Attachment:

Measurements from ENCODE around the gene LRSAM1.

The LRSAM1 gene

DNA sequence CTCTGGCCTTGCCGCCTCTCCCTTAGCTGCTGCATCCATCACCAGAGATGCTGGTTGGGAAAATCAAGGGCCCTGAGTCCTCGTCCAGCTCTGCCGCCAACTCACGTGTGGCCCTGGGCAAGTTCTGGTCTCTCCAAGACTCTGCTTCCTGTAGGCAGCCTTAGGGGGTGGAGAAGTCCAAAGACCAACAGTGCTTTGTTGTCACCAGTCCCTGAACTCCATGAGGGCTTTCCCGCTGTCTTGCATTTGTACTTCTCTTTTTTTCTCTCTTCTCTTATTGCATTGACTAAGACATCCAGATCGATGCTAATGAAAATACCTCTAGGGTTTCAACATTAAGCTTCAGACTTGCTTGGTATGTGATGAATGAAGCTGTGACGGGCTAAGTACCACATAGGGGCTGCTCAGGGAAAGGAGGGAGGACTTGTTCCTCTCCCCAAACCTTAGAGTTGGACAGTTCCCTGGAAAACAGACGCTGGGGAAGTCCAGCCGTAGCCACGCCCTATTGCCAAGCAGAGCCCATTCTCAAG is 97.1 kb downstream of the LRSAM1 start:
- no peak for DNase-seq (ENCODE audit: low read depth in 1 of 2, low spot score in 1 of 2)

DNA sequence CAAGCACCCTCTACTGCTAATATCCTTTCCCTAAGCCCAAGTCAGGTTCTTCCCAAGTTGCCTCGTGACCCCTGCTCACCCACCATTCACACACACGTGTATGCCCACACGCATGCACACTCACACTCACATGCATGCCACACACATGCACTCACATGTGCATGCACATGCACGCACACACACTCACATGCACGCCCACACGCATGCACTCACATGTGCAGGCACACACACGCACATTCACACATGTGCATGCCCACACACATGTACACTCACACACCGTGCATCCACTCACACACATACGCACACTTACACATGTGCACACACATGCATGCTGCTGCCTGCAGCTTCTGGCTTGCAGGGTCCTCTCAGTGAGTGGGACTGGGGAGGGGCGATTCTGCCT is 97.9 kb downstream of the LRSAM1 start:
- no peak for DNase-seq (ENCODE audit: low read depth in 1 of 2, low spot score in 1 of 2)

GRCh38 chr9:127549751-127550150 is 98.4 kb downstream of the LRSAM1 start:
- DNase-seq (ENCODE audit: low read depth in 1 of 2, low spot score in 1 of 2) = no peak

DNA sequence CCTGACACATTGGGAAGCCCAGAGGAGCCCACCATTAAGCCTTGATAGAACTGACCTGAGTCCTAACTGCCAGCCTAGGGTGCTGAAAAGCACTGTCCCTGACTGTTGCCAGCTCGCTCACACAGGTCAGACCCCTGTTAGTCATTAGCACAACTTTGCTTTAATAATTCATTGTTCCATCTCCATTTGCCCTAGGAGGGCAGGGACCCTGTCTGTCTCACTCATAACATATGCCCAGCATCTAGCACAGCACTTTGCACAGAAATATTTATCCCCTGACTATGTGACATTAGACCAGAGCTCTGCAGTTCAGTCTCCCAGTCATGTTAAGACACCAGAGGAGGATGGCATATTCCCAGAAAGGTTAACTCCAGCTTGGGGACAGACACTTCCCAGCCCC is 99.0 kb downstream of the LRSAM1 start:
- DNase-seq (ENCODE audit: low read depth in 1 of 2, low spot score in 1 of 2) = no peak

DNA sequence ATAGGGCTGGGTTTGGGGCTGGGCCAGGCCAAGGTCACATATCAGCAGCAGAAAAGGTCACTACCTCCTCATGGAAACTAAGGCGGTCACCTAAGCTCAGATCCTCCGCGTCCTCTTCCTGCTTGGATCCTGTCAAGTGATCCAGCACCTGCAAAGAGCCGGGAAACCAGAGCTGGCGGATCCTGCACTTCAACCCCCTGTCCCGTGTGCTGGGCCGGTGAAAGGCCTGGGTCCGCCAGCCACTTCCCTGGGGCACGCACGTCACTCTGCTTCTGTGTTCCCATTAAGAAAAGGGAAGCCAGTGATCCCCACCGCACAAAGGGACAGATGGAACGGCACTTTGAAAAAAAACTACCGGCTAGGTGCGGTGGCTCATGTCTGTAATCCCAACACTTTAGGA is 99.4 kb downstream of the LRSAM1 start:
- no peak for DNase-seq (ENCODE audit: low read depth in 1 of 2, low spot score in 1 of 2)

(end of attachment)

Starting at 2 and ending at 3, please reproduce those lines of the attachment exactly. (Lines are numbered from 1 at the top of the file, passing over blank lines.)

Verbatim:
The LRSAM1 gene

DNA sequence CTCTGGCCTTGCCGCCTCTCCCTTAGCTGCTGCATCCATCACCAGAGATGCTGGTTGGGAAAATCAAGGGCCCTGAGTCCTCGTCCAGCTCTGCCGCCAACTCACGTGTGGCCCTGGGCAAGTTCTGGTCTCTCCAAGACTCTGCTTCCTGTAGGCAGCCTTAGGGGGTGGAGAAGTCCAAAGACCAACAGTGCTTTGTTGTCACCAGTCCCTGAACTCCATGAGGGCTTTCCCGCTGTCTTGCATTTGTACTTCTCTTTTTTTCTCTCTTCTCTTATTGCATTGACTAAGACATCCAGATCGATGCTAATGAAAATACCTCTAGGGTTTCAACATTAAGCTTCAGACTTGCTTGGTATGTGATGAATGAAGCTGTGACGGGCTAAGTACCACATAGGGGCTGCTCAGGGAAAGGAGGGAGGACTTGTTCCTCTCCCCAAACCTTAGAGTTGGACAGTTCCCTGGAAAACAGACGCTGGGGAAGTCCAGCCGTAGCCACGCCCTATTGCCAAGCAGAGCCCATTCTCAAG is 97.1 kb downstream of the LRSAM1 start: